>The 2009 Dunndies: Bill Bergen Edition

>These Dunndies go to the players that subtracted the most from their teams. It’s not truly the least valuable player, as a September call-up with 2 at-bats has almost no real value, but rather the player who detracted the most from his teams ability to win games. So the award goes to the player who was not only terrible, but also managed to somehow accumulate a ton of playing time. The award is named after Bill Bergen, a catcher for the Reds and Dodgers, who posted a slash line of .170/.194/.201 in a mind-boggling 3228 plate appearances between 1901-1911, which is mind boggling because people kept giving him playing time, apparently because he had an absolute bazooka behind the plate. Bergen is the owner of the lowest career OPS+ (min. 3000 PAs) with 21. Cy Young, who pitched so often he was able to gather 3101 PAs, had a higher career OPS+ of 44 with his career .210/.234/.282 line.

NL Bill Bergen Award winner: Garrett Anderson, LF, Atlanta Braves

Mr. Anderson has a social security number, pays his taxes, and helps his land lady take out her garbage, but outside of the Matrix, he is a terrible baseball player. He put up a .268/.303/.401 line in 534 PA, struck out 73 times while walking only 27, and was good for a -11.8 UZR in left field. Garrett Anderson was bad, but not quite awful enough to see his playing time taken away. He was that special kind of ineffective where he was able to slowly accumulate negative value for the season, the special kind of bad that allows you to win a prestigious made-up award.

He was 1 for 1 in stolen base attempts, so kudos to him for that.

AL Bill Bergen Award winner: Yuniesky Betancourt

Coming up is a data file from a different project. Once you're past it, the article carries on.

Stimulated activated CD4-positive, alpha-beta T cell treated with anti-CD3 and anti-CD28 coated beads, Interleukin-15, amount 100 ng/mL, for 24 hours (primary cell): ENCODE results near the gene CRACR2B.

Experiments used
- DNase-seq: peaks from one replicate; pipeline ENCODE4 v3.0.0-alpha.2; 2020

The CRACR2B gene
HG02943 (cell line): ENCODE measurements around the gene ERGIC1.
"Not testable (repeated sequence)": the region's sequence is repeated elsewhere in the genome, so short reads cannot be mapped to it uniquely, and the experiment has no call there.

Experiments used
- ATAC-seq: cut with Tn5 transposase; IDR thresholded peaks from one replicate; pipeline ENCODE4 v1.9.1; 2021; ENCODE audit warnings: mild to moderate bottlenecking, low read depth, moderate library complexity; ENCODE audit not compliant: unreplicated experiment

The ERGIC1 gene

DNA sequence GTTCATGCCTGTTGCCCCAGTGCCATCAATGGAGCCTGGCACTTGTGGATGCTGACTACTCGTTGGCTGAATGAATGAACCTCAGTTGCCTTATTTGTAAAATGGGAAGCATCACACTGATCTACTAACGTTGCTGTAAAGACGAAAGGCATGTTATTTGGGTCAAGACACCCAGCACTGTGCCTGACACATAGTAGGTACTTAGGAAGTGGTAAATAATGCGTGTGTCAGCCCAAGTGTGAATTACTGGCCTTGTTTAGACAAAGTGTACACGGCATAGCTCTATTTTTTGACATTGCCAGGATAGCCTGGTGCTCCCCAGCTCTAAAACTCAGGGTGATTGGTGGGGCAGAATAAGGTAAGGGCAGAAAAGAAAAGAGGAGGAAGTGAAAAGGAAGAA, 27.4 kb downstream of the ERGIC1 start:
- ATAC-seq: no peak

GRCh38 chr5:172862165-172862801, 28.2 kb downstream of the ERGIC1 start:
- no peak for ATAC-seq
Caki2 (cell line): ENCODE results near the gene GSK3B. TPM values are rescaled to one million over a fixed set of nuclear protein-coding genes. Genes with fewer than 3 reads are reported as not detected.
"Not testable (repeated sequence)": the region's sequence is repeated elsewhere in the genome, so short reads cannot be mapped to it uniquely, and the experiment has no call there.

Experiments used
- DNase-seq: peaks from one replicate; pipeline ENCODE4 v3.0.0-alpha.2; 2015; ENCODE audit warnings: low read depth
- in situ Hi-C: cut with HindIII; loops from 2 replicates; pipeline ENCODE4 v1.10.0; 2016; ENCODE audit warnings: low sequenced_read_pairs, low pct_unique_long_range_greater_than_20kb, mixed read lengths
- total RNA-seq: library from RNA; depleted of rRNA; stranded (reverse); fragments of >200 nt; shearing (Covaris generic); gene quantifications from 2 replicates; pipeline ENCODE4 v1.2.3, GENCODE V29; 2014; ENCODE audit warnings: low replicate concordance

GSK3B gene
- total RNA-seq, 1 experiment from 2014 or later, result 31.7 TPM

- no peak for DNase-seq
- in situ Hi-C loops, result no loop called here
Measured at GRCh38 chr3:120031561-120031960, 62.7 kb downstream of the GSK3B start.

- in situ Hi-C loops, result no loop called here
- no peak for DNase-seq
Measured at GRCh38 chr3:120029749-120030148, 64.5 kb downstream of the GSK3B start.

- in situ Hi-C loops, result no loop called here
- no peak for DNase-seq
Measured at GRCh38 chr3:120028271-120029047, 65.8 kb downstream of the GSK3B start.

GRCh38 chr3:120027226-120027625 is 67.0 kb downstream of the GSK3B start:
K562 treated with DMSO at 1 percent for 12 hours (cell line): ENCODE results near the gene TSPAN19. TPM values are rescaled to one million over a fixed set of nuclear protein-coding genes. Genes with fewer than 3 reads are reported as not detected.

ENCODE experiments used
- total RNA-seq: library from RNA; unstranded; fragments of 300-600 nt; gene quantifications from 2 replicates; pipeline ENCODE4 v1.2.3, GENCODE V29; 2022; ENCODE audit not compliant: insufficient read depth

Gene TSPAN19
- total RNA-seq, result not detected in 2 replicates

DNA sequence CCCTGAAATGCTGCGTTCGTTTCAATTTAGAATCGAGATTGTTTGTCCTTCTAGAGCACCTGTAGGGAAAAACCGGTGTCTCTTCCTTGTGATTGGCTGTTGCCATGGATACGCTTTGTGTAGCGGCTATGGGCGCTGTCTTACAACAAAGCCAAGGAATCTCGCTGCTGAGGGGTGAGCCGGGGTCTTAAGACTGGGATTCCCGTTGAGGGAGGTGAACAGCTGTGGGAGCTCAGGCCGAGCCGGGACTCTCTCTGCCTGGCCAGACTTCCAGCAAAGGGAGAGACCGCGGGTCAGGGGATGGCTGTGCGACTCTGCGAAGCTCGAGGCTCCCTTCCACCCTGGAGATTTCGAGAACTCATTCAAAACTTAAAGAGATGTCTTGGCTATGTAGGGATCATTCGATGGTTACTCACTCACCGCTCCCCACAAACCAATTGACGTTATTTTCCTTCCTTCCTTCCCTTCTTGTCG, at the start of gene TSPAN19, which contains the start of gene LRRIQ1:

Betancourt already won the AL Jeremiah Denny award for his work at SS, but his hitting is equally awful. He showed off his statuesque fielding abilities with a UZR of -20.5, but he also posted an impossibly bad line of .245/.274/.351. which translates into OPS+ 65. He is an out-making machine on offense and a rock (as rocks don’t move much) on defense. He still, somehow, was able to make over 500 plate appearances between the Mariners and the Royals. He was worth -2.1 wins above replacement (WAR), which is to say his teams could have pulled a warm body up from AAA or the wavier wire, and that AAA guy would have made the team 2 wins better over the course of the entire season. An average shortstop like Stephen Drew would have made the team over 4 wins better singlehandedly. Betancourt was the worst everyday player in the majors, and its really not even close.

Betancourt was 3 for 6 in stolen base attempts, so I can’t give him credit for that, but he was the eighth hardest player in the Majors to strike out. That’s really the only positive attribute of his I can find. Unfortunately for him and the Royals, all those balls he puts into play end up turning into outs.

More Dunndies to come . . .

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